So, for all intents and purposes, we can't really consider Ferraro a rookie anymore. He has 61 career NHL games under his belt, so, really, that has been the case for a while.

Ferraro flew back to Toronto shortly before the Bay Area's shelter-in-place orders went into effect, and has been doing his best to stay in shape while living at his parents' house. In a recent discussion with NBC Sports California's Brodie Brazil, he described an important lesson that was crucial to his development as a rookie.

"I think one small thing that's actually not small at all when you really look at it," Ferraro said, "is just preparation and that mentality of staying even-keel the whole year. What I mean by that is not getting too high on the highs or too low on the lows. You have so many games and so many important games that if you have a good game one night, you better forget about it because you gotta do the same thing the next night. Or, vice versa, if you play poorly, you really gotta forget about it and bounce back strong.

"And it's not just from game to game -- it's from shift to shift. You're playing in a league that has really fast players, strong players. You can get exposed, and it's going to happen. People are going to make mistakes. I'm a defenseman, so I feel like you're more bound to make mistakes ... they're more glaringly obvious. From a mental perspective, you really have to learn to just kind of say, OK, it happened. Move on. Let's get back to my game and play hard."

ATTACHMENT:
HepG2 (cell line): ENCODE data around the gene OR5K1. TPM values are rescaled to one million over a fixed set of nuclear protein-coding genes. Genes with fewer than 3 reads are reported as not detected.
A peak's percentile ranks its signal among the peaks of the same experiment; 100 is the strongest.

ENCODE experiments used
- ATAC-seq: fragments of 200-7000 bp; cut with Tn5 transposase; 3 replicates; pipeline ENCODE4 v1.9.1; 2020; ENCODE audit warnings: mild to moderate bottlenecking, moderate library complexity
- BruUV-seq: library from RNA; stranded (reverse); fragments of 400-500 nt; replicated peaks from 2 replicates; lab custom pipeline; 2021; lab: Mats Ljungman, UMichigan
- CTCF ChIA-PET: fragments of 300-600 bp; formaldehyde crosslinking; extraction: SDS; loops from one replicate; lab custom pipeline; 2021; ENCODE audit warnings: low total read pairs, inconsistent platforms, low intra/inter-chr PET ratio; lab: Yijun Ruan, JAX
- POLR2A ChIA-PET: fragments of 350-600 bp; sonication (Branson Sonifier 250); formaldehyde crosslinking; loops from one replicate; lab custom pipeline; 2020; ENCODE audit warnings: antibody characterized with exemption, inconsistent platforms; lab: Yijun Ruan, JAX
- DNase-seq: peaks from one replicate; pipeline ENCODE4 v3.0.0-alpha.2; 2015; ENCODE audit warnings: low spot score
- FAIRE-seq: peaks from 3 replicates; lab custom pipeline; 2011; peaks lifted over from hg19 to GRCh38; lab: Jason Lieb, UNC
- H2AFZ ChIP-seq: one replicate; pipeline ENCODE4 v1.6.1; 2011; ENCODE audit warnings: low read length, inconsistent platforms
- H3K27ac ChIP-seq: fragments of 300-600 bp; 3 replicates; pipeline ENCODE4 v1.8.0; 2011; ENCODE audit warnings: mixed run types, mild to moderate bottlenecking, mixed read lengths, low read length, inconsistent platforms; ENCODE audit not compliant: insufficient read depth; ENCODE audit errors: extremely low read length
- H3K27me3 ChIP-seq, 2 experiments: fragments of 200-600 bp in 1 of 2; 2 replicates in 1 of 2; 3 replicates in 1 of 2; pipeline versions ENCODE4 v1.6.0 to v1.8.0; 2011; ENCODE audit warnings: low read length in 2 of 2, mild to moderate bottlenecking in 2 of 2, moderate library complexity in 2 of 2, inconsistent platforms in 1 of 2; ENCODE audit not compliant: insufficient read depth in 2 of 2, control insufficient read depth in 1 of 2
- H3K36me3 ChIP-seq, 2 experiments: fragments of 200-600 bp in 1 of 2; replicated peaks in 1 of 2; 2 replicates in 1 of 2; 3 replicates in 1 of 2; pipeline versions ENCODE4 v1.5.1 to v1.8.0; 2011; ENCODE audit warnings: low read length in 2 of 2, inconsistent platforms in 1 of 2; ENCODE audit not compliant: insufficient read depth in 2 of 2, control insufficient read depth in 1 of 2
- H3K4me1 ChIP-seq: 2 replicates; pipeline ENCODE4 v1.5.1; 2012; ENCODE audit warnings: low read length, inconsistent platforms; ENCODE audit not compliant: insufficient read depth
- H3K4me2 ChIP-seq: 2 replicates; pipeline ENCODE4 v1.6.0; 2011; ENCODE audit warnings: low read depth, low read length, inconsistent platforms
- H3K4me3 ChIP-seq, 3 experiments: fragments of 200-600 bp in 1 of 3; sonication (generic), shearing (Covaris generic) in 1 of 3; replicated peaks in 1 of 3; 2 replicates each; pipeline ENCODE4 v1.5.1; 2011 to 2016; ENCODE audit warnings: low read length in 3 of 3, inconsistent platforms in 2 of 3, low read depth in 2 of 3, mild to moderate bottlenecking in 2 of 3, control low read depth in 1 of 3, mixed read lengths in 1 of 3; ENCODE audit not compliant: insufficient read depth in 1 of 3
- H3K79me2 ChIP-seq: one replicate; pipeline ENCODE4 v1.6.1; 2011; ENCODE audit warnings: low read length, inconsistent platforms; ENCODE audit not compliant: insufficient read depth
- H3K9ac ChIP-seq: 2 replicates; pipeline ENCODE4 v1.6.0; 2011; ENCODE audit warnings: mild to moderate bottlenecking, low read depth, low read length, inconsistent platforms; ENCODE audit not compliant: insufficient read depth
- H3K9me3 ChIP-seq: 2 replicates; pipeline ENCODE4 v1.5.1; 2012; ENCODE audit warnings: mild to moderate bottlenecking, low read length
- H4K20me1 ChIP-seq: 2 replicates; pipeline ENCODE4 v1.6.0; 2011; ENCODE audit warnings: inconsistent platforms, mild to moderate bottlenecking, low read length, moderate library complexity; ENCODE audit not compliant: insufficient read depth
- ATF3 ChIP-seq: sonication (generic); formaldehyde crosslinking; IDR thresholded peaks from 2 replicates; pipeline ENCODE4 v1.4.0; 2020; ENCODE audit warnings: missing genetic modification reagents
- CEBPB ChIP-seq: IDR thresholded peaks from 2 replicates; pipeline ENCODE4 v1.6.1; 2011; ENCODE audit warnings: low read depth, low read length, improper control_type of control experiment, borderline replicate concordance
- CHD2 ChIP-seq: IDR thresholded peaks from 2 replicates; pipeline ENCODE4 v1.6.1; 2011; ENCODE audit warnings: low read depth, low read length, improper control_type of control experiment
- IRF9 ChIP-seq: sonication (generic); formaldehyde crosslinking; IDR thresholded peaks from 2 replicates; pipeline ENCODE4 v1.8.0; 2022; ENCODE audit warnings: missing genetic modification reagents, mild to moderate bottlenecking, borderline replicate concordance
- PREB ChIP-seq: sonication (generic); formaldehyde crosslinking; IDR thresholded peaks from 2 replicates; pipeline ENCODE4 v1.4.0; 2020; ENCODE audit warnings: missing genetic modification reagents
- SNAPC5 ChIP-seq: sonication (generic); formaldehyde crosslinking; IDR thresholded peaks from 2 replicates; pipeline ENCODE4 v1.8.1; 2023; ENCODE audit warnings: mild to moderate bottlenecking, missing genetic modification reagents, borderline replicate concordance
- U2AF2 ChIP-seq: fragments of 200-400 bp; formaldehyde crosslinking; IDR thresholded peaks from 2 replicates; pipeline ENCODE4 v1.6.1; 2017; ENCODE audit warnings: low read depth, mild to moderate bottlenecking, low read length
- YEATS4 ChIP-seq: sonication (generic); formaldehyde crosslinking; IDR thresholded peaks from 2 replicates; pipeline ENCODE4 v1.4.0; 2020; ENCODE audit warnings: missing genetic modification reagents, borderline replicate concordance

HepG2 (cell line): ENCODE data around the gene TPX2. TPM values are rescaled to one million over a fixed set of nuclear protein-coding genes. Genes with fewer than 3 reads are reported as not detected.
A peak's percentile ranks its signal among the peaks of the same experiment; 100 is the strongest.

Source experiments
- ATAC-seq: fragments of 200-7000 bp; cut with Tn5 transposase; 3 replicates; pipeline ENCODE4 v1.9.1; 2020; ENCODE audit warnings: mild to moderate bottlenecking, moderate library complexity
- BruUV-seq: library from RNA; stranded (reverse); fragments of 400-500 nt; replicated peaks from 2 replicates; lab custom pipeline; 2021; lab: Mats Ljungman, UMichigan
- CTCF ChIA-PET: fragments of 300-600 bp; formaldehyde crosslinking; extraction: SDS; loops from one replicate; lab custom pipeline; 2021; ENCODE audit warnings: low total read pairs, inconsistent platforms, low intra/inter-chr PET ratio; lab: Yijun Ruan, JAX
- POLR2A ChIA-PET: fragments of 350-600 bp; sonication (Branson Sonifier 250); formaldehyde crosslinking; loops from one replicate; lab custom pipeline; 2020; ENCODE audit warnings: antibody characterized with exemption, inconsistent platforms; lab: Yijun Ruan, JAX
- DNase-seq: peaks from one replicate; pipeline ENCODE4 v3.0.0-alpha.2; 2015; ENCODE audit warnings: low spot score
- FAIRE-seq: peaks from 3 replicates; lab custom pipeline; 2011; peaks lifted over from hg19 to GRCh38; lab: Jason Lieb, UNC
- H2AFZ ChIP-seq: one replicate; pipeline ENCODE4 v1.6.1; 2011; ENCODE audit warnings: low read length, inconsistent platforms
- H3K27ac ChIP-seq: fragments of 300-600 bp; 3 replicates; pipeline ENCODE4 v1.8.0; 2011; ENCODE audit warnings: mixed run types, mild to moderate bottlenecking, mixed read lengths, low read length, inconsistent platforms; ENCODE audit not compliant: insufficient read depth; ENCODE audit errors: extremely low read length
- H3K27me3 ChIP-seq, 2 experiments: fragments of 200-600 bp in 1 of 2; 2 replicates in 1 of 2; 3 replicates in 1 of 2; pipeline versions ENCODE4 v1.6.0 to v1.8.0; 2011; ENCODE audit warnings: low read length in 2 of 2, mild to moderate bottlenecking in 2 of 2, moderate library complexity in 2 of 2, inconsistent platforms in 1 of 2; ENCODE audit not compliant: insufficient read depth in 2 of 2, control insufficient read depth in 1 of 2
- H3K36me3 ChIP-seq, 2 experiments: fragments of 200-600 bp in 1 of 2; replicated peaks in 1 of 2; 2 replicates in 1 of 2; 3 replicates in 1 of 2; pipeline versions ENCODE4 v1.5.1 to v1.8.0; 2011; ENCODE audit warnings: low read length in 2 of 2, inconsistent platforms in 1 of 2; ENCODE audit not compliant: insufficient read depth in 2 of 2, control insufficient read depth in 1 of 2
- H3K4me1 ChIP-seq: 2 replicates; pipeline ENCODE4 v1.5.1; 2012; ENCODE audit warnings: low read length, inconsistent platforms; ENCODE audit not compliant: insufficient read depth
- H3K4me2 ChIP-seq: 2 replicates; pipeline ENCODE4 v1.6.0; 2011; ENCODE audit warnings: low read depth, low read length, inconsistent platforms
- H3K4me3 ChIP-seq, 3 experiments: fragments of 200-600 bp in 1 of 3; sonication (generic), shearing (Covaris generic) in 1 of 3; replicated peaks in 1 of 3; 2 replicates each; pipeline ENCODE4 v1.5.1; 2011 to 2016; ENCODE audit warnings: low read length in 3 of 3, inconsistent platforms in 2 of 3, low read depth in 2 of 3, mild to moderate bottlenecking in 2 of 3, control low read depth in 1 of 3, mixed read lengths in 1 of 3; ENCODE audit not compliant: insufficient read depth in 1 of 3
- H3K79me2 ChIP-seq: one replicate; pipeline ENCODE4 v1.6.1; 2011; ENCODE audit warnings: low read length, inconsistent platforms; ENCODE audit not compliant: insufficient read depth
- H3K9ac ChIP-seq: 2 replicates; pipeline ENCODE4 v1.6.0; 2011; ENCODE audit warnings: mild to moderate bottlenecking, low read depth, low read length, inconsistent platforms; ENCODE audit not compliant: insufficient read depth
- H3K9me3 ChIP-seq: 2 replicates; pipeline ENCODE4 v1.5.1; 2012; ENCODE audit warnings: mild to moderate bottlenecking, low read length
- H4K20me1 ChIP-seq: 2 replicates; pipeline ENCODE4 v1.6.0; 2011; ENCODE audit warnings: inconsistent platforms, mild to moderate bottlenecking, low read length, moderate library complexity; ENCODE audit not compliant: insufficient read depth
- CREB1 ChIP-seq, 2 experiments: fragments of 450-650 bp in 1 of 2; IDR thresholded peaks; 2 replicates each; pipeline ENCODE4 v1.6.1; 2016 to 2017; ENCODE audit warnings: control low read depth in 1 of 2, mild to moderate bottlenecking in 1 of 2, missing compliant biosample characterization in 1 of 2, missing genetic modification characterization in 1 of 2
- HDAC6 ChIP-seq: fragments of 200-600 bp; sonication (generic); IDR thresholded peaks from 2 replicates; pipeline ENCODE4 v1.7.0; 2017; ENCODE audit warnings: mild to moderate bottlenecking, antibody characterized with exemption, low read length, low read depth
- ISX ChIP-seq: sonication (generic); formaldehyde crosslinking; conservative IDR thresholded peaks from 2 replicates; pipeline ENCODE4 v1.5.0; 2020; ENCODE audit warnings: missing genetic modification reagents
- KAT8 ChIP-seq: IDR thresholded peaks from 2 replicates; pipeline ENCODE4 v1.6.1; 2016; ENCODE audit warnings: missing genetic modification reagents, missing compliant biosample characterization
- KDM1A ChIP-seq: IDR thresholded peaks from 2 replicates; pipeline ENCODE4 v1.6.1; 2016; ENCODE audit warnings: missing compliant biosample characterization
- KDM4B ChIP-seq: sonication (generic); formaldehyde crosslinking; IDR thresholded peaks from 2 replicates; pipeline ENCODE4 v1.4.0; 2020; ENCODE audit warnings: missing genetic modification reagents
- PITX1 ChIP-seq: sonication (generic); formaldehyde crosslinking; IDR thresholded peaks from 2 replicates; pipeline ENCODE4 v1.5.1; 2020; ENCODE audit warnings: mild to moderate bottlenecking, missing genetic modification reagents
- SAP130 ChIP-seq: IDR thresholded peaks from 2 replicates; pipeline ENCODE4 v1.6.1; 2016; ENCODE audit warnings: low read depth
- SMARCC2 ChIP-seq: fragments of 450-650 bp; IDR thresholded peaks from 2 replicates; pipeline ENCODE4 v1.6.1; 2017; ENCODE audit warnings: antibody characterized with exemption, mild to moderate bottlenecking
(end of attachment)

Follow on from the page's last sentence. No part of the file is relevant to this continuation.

While Ferraro is correct that no player is exempt from making mistakes, he didn't have too many glaring errors throughout his first season in the NHL -- or at least, he did a good job covering them up. He earned the trust of the coaching staff and was rewarded with additional opportunities, which he proved capable of handling. Over the last eight games before the season was paused, Ferraro averaged over 20 minutes of ice time per night.

[RELATED: Leonard reunited with college roommate Ferraro on Sharks]

In terms of mentors on the team, Ferraro specifically mentioned fellow defenseman Brent Burns as someone who has been tremendously helpful to him. And like seemingly everyone else in that locker room, Ferraro is a big fan of Joe Thornton. But ultimately, it has been a team effort in supporting Ferraro throughout his rookie year. It takes a village, after all.

"Nobody's counted out on this team," Ferraro explained. "They're all great guys. They've all taught me a ton this year, and we're really close. It has been a good learning curve for me."

While we're all focused on flattening the curve, it has long been evident that -- as a rookie -- Ferraro's wasn't very steep.